Will A Computer Ever Be An Artist?

Can Computers Create Art? Part 3

As I described in the previous part of this series, computer AI algorithms do not create art; they are tools for artists. There is no existing algorithm or AI software that can credibly be called “an artist,” and there is no current technology to make this possible.

Could this ever change? Perhaps future AI technology will become good enough to be called an “artist.” The definition of art is fluid and changes over time and across cultures; perhaps we will become more accepting of software artists. In this essay, adapted from a longer academic essay, I discuss this question.

What is the question?

The question I address here is: “Could a piece of computer software ever be widely credited as the author of an artwork? What would this require?” This is a question of the psychology and philosophy of art.

One might think that we only need to look up existing definitions of art to find the answer. However, these definitions are not helpful. Art is a complex phenomenon that varies across cultures and changes over time, and encompasses a broad variety of forms. Contemporary philosophers, instead of defining art prescriptively, have instead attempted to reverse-engineer definitions of art from existing practice, and these definitions are not particularly useful for judging whether machines can be artists.

Instead, the definition of art changes over time as a result of a cultural consensus. Over the next decade, our society might decide to define, say, fishing to be an art and sculpture to not be an art. But this seems very unlikely. I believe we have a sort of “gut” definition of what can or can’t be art, based on both our culture and our evolution. My goal here is to predict how people might agree to change the definition of an artist, rather than simply to prescribe what I think it ought to be.

A Social Theory of Art

I will now describe my own theory of what it takes to be an artist. In the following sections, I’ll discuss several other common alternative theories that keep coming up.

It is helpful to consider why we create art. Darwin first suggested that art-making is, in some way, a product of our biological evolution. This argument was fleshed out very persuasively by Denis Dutton, in his book The Art Instinct. While I cannot do justice to his argument here, the main conclusion is that creating art served several functions for our Pleistocene ancestors that persist today, including:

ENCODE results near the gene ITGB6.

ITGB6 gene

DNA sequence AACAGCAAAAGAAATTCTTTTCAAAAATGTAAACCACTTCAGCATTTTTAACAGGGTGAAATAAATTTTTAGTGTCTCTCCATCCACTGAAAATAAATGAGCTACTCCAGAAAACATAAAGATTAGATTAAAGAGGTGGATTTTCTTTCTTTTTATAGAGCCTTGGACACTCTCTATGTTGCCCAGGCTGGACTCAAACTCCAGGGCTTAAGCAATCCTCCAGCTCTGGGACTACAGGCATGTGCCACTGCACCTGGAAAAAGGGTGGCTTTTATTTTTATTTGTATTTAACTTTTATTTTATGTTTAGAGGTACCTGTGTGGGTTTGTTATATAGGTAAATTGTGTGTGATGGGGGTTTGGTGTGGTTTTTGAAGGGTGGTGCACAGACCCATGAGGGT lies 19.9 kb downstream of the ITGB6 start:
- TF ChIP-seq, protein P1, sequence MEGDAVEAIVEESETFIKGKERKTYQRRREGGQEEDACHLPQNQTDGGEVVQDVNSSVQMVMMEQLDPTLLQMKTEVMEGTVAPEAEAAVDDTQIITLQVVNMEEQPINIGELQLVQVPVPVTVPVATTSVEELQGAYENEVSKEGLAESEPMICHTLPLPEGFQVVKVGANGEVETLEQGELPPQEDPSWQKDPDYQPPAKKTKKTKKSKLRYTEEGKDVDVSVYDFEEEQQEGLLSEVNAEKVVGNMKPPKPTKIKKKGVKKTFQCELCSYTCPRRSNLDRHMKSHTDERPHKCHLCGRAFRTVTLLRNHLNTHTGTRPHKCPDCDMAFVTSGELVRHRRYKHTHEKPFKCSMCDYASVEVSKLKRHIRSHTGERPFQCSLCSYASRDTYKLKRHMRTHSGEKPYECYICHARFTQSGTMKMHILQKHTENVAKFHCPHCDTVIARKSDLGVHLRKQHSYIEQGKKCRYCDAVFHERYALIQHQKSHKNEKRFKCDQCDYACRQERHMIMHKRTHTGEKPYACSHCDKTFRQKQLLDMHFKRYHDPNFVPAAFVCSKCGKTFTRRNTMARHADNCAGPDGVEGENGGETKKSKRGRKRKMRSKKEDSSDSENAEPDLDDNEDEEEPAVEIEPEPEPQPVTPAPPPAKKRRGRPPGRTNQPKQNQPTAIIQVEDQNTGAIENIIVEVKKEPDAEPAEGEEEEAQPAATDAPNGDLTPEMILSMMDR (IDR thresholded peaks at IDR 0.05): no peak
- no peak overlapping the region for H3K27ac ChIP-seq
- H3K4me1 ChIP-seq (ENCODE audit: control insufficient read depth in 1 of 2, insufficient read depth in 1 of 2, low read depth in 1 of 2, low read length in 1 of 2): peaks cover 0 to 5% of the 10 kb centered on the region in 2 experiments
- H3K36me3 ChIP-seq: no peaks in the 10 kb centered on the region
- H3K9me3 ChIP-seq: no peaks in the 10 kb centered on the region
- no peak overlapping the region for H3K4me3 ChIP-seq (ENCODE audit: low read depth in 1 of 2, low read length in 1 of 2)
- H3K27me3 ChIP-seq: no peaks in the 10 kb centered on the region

I observe the following: each of these roles of art are social activities. Hence, I argue art is an interaction between social agents, and only social agents can create art. A “social agent” is anything that has a status akin to personhood; someone worthy of empathy and ethical consideration, and someone that we communicate and share with. Many of our behaviors are social, such as gifts, conversation, and social relationships like friendship, competition, and romance. In contrast, while we can get emotionally attached to our computers and other possessions, we feel no real empathy for their needs, and no ethical duty toward them. Objects participate only in shallow versions of these relationships; I might “love” my bike or talk to my phone, but I don’t feel empathy towards their feelings.

This means that our current computers cannot create art until they have personhood, just as people do not give gifts to their coffee makers or marry their cars. Conversely, if there were ever such a thing as human-level AI, with the same thoughts, feelings, and moral status as a human, then it would be able to create art. But “human-level AI” is pure science fiction right now, and we are nowhere near achieving it.

(Art-making does also have non-social benefits to the artist, such as practicing skills or providing a meditative activity. But these benefits are secondary to their social benefits: they are not the reasons that evolution has produced art as a human activity. Similarly, one may also talk or sing to oneself while alone, but talking and singing are still fundamentally social activities; binging on potato chips is not good for one’s health, even though it is explained by our Pleistocene origins.)

Other Possible Criteria

When asking the question whether computers can create art, there are a few common arguments I hear for why computers cannot create art: art must have an intent behind it; it must convey an emotion. Conversely, some authors argue that, once their software satisfies a few basic criteria, such as autonomously creating great work or being “creative,” then they’ll have succeeded at making a computer that is the author of an artwork.

However, each of these proposed theories, in my opinion, do not hold up under scrutiny.

Produces great work

It is tempting to judge whether a computer is an artist based solely on the work it produces. If an algorithm outputs a continual stream of diverse, stimulating, and beautiful artworks — without requiring a human to select the great results from a sea of duds — maybe this algorithm is an artist?